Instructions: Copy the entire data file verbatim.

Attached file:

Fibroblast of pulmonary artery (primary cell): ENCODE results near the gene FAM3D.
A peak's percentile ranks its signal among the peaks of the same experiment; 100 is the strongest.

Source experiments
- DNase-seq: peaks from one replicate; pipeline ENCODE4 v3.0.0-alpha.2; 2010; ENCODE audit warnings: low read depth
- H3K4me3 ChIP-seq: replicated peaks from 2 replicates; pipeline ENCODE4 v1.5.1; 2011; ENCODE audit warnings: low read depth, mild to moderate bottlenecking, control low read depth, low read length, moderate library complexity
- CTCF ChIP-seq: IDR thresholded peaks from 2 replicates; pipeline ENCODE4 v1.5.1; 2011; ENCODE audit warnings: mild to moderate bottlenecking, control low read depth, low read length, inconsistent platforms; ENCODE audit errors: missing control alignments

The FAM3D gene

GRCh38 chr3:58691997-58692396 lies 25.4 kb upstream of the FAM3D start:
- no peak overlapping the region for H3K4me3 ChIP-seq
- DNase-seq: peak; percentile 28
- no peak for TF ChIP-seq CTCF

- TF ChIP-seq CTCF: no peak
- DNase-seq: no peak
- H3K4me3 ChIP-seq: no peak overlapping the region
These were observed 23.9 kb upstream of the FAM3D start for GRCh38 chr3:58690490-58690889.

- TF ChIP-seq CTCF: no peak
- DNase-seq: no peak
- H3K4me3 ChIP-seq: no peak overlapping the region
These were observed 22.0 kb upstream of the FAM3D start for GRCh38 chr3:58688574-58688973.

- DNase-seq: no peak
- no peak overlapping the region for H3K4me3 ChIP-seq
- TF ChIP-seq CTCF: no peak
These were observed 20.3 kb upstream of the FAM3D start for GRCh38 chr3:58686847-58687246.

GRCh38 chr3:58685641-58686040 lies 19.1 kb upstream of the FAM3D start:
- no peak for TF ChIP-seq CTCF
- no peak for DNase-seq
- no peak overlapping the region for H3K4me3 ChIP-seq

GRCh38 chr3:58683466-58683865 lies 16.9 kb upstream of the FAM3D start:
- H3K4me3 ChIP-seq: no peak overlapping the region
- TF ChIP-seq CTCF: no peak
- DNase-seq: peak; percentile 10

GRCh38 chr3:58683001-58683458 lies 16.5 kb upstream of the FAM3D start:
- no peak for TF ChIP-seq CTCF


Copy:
Fibroblast of pulmonary artery (primary cell): ENCODE results near the gene FAM3D.
A peak's percentile ranks its signal among the peaks of the same experiment; 100 is the strongest.

Source experiments
- DNase-seq: peaks from one replicate; pipeline ENCODE4 v3.0.0-alpha.2; 2010; ENCODE audit warnings: low read depth
- H3K4me3 ChIP-seq: replicated peaks from 2 replicates; pipeline ENCODE4 v1.5.1; 2011; ENCODE audit warnings: low read depth, mild to moderate bottlenecking, control low read depth, low read length, moderate library complexity
- CTCF ChIP-seq: IDR thresholded peaks from 2 replicates; pipeline ENCODE4 v1.5.1; 2011; ENCODE audit warnings: mild to moderate bottlenecking, control low read depth, low read length, inconsistent platforms; ENCODE audit errors: missing control alignments

The FAM3D gene

GRCh38 chr3:58691997-58692396 lies 25.4 kb upstream of the FAM3D start:
- no peak overlapping the region for H3K4me3 ChIP-seq
- DNase-seq: peak; percentile 28
- no peak for TF ChIP-seq CTCF

- TF ChIP-seq CTCF: no peak
- DNase-seq: no peak
- H3K4me3 ChIP-seq: no peak overlapping the region
These were observed 23.9 kb upstream of the FAM3D start for GRCh38 chr3:58690490-58690889.

- TF ChIP-seq CTCF: no peak
- DNase-seq: no peak
- H3K4me3 ChIP-seq: no peak overlapping the region
These were observed 22.0 kb upstream of the FAM3D start for GRCh38 chr3:58688574-58688973.

- DNase-seq: no peak
- no peak overlapping the region for H3K4me3 ChIP-seq
- TF ChIP-seq CTCF: no peak
These were observed 20.3 kb upstream of the FAM3D start for GRCh38 chr3:58686847-58687246.

GRCh38 chr3:58685641-58686040 lies 19.1 kb upstream of the FAM3D start:
- no peak for TF ChIP-seq CTCF
- no peak for DNase-seq
- no peak overlapping the region for H3K4me3 ChIP-seq

GRCh38 chr3:58683466-58683865 lies 16.9 kb upstream of the FAM3D start:
- H3K4me3 ChIP-seq: no peak overlapping the region
- TF ChIP-seq CTCF: no peak
- DNase-seq: peak; percentile 10

GRCh38 chr3:58683001-58683458 lies 16.5 kb upstream of the FAM3D start:
- no peak for TF ChIP-seq CTCF